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Vulnerabilities of Industrial IoTs

October 2, 2019

 

The Internet of Things (IoT) has evolved the way society operates, with data and the connectivity of the world that can be readily accessed at the convenience of the user has changed the everyday life. Rapidly developing into the industrial sector, known as industrial internet of things (IIoT) or the industrial internet, has attracted many industries from power utilities to the oil and gas industry. The informal definition of IIoT’s is, “all various sets of hardware pieces that work together through internet of things connectivity to help enhance manufacturing and industrial processes.” Similar to IoT, IIoT’s take on a machine–to–machine (M2M) approach with processing and collecting large amounts of data, and the ability to satisfy just about anything the end user wants the capability to accomplish. Unfortunately, due to the majority of industries using and operating on outdated hardware and software solutions such as supervisory control and data acquisition (SCADA) systems causes a critical security concern. With the constant growth of cyberattacks ranging from denial of service (DoS) and ransomware  attacks makes the entire industrial industry such as oil and gas companies vulnerable and a target to cyberattacks.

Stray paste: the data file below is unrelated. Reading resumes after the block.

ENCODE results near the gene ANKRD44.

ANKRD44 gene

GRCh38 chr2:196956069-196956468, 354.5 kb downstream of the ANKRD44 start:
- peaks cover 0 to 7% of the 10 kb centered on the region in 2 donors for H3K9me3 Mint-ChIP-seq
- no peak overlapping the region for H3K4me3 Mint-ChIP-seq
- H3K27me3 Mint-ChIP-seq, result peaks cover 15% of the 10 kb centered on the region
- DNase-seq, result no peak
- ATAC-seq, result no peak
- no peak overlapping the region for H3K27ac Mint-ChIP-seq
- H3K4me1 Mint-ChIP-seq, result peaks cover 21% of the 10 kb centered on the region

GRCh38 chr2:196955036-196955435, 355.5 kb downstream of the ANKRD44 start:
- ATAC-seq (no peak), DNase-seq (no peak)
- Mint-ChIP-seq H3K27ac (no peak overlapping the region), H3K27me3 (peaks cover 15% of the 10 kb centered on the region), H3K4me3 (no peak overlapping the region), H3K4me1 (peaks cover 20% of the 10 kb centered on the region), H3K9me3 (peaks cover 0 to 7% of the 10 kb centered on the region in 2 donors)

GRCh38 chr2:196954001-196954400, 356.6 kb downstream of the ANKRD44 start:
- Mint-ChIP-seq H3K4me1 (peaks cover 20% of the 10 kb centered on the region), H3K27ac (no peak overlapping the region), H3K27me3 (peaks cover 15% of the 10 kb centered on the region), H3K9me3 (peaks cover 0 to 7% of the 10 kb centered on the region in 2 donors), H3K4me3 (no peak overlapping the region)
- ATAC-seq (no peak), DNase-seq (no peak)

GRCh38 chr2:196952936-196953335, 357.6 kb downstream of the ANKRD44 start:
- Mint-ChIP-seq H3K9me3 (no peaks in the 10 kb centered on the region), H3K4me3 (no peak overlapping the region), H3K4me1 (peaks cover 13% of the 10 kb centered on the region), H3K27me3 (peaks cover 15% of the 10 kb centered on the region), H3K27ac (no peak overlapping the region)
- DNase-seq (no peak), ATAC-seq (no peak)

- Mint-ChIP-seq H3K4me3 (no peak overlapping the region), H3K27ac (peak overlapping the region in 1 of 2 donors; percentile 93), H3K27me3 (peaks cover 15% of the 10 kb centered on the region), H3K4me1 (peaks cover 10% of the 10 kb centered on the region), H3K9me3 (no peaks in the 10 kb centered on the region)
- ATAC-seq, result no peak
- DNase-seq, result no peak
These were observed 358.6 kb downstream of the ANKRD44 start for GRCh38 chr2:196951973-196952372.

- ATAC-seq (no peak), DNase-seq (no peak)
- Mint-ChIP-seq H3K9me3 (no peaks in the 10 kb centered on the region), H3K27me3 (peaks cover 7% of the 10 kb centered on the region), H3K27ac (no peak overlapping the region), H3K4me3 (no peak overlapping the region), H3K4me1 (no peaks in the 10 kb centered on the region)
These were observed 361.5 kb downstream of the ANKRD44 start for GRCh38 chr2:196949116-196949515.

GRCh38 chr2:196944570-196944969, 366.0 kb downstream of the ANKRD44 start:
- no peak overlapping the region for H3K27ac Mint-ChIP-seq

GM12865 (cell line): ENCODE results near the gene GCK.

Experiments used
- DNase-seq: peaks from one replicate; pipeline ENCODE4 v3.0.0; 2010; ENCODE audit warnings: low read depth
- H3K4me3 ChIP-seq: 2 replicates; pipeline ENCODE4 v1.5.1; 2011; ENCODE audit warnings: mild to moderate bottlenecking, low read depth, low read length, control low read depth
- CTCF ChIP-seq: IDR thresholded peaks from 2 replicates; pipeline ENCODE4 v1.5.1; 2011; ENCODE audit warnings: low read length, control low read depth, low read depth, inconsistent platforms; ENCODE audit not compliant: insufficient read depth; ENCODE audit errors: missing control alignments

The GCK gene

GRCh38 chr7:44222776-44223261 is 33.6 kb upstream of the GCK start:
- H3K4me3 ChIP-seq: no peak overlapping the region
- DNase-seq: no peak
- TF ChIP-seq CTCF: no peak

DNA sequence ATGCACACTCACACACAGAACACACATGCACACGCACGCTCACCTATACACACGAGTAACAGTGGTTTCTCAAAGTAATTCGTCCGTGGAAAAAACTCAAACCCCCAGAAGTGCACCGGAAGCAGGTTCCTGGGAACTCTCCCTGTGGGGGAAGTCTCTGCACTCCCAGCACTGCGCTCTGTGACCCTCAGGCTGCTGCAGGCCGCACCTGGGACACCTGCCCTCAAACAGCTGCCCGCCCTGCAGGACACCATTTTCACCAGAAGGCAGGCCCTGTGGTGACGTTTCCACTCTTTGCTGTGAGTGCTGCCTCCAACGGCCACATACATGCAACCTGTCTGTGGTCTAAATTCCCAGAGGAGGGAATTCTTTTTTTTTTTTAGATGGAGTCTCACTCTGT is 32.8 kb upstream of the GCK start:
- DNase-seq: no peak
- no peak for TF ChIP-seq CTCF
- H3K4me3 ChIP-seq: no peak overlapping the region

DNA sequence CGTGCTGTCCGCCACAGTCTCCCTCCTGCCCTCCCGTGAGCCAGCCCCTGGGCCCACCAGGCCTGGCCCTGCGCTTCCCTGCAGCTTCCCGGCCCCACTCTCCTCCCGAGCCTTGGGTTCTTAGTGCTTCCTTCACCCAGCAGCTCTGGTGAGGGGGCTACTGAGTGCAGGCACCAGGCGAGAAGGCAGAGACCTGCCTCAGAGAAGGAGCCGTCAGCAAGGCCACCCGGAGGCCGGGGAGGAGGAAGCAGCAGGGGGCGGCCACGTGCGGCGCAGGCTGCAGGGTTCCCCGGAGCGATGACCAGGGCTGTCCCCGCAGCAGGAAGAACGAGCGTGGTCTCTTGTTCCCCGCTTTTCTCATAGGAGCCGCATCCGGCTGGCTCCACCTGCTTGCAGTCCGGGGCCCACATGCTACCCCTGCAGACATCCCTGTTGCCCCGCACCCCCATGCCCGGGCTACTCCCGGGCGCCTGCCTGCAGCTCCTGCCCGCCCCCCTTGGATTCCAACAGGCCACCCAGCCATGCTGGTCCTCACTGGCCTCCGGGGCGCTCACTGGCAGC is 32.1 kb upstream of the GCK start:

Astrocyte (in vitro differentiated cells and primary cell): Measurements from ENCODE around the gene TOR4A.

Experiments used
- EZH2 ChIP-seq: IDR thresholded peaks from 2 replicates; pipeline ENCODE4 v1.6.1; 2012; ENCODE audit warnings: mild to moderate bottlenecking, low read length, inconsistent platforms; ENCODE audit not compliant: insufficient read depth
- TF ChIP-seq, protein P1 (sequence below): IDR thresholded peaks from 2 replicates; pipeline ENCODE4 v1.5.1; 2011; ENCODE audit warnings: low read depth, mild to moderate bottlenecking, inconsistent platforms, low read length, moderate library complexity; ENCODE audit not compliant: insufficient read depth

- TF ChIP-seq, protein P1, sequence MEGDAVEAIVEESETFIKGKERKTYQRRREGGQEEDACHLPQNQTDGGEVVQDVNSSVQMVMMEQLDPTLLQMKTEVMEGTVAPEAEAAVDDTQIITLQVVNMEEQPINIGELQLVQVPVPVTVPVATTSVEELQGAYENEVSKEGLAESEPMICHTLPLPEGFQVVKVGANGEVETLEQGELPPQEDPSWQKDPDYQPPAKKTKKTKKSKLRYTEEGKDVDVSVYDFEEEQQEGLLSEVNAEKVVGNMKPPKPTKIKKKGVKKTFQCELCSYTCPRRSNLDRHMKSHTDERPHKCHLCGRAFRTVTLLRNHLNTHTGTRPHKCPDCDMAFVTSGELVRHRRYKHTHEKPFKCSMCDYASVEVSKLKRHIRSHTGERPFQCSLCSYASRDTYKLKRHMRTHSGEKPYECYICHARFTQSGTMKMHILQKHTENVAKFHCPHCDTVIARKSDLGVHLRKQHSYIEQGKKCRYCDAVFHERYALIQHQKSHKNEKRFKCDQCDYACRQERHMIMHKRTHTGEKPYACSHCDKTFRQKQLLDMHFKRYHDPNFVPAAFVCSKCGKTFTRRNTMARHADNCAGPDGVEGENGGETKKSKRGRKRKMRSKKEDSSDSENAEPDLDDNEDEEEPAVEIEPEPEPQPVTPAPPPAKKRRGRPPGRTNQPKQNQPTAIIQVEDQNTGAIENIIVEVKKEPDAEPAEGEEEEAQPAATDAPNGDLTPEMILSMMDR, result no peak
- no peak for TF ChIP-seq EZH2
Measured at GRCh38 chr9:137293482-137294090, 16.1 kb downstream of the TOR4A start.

The petroleum industry which entails oil and gas markets, is the leading resource being produced in the world. This hundred-billion-dollar industry supplies consumers globally with one of the most demanded resources. Implementing IIoT solutions in this industry has catered to the need of overcoming challenges and making energy more efficient, safer and ultimately maximize overall operation production. There are only a handful of companies in the market that provide IIoT solutions. Schneider Electric, a global energy efficient provider, is one company that provides solutions to the petroleum market. Some of these include; oil field services, data centers, electrical distribution and management services, and smart O&G field management solutions through IIoT’s meshed all into a network called EcoStruxure. Implementation of platforms like EcoStruxure or even added platforms to older solutions like SCADA causes a vital cybersecurity concern. Putting availability and scalability at risk, developing security patches to new or old solutions is cumbersome. In addition, updates and patches could develop new vulnerabilities to the system and also cause the system and other functions to not perform adequately, fail or even worse be targeted to a cyberattack. 

 

The petroleum industry is vulnerable and a target for cyberattacks. The petroleum industry is operated and owned majority by private companies so publicly knowing of an attack affecting any of these companies is unknown. If an attack was publicized the economy could be affected in many ways such as a spike in gas prices, oil and barrel stocks, or even share values will drop. In end result can negatively impact the global economy in day to day operations, costing not only the petroleum industry billions of dollars, but also cost the users the most in the end.